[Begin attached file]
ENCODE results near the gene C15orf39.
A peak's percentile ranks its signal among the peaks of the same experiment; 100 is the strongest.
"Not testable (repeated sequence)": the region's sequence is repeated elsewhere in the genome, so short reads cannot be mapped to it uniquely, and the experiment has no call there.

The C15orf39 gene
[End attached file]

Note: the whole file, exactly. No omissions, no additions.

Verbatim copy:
ENCODE results near the gene C15orf39.
A peak's percentile ranks its signal among the peaks of the same experiment; 100 is the strongest.
"Not testable (repeated sequence)": the region's sequence is repeated elsewhere in the genome, so short reads cannot be mapped to it uniquely, and the experiment has no call there.

The C15orf39 gene